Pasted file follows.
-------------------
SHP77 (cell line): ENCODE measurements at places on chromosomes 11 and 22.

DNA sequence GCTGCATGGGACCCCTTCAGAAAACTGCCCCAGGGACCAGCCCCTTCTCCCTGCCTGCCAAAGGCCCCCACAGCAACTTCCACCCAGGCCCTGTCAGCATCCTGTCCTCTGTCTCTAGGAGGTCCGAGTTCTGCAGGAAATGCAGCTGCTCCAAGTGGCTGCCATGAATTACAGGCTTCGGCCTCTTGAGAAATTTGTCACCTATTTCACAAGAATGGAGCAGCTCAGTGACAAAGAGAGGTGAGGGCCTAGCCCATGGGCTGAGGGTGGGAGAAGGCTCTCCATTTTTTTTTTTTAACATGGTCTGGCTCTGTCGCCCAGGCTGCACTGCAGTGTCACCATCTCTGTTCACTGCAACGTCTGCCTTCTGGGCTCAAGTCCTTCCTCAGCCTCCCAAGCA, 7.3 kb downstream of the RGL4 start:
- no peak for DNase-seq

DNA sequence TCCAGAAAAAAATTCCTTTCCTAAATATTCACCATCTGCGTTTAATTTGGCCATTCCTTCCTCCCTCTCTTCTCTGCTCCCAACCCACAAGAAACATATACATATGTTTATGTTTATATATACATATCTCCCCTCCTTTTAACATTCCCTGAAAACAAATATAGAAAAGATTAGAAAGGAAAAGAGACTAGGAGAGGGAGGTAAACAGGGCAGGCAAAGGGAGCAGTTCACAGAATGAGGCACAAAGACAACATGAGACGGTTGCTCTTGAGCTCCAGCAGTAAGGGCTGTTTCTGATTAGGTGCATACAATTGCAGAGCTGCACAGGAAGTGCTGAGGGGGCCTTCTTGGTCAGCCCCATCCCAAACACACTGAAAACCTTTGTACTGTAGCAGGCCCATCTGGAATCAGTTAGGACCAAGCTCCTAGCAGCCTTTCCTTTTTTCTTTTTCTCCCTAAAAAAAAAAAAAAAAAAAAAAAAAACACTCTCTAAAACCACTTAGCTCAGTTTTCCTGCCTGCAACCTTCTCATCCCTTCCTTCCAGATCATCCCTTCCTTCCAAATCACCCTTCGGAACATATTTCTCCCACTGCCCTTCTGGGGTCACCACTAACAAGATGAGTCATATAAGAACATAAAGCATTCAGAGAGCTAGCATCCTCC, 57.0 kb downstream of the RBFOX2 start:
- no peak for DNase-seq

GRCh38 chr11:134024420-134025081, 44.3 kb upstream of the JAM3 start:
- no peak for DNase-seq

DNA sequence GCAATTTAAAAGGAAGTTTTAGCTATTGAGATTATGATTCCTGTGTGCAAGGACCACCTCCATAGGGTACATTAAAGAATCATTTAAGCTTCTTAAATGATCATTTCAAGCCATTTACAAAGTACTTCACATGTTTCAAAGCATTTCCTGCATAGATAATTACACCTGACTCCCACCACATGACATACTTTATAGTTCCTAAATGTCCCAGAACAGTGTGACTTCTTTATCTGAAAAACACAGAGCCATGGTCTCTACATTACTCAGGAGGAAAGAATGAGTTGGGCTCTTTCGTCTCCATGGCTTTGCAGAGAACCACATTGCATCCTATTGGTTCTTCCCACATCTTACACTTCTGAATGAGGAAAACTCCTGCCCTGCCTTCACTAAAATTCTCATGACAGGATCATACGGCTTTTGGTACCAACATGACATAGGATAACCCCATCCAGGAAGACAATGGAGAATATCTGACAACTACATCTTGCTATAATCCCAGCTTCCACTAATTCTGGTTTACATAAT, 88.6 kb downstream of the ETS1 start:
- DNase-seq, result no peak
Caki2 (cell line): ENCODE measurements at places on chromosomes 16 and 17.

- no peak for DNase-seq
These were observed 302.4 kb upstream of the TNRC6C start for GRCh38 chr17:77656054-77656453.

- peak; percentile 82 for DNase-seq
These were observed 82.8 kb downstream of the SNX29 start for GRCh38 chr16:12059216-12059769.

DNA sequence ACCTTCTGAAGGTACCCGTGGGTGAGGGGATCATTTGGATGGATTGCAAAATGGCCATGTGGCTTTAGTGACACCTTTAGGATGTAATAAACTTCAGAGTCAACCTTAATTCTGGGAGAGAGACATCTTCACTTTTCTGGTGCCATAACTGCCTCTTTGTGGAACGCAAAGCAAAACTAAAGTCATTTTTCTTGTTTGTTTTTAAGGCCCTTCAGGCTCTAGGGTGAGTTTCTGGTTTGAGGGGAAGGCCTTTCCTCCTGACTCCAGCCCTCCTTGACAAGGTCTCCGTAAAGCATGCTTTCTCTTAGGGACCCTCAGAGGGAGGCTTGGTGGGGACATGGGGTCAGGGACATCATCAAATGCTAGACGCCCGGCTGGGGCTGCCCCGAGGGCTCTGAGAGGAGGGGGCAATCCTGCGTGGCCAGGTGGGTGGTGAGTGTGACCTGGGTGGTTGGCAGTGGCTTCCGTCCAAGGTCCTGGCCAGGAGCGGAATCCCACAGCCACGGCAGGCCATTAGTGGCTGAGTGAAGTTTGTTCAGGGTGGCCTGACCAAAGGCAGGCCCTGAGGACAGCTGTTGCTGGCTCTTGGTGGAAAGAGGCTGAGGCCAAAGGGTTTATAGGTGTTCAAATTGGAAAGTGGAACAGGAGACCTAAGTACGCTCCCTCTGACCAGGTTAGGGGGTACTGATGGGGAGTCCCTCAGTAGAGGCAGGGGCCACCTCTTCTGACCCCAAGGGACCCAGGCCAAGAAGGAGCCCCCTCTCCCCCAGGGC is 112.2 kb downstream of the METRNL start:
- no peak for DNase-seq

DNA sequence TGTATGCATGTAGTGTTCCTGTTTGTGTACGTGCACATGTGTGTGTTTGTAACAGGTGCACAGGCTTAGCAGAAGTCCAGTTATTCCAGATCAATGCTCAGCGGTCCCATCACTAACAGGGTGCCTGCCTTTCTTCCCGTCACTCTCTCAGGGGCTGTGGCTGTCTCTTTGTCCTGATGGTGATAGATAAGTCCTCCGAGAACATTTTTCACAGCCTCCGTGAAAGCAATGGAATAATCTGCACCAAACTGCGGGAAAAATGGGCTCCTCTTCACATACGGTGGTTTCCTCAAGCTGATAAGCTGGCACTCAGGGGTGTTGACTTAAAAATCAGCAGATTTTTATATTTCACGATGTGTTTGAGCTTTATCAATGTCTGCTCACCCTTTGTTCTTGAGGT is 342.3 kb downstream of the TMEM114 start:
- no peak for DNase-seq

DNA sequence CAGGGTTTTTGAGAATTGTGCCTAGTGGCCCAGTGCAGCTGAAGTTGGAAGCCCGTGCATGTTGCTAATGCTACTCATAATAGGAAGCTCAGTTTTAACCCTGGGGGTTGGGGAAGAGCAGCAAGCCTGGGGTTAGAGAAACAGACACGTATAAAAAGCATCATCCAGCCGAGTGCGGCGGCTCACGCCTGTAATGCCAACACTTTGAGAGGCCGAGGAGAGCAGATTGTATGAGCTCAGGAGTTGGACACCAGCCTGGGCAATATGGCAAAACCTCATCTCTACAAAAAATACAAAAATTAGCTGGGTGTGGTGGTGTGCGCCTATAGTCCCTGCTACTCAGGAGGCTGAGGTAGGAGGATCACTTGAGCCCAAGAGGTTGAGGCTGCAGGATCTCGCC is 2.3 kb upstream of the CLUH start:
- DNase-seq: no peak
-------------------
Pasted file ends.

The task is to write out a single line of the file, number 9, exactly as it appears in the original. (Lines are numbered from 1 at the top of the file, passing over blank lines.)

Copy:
- DNase-seq, result no peak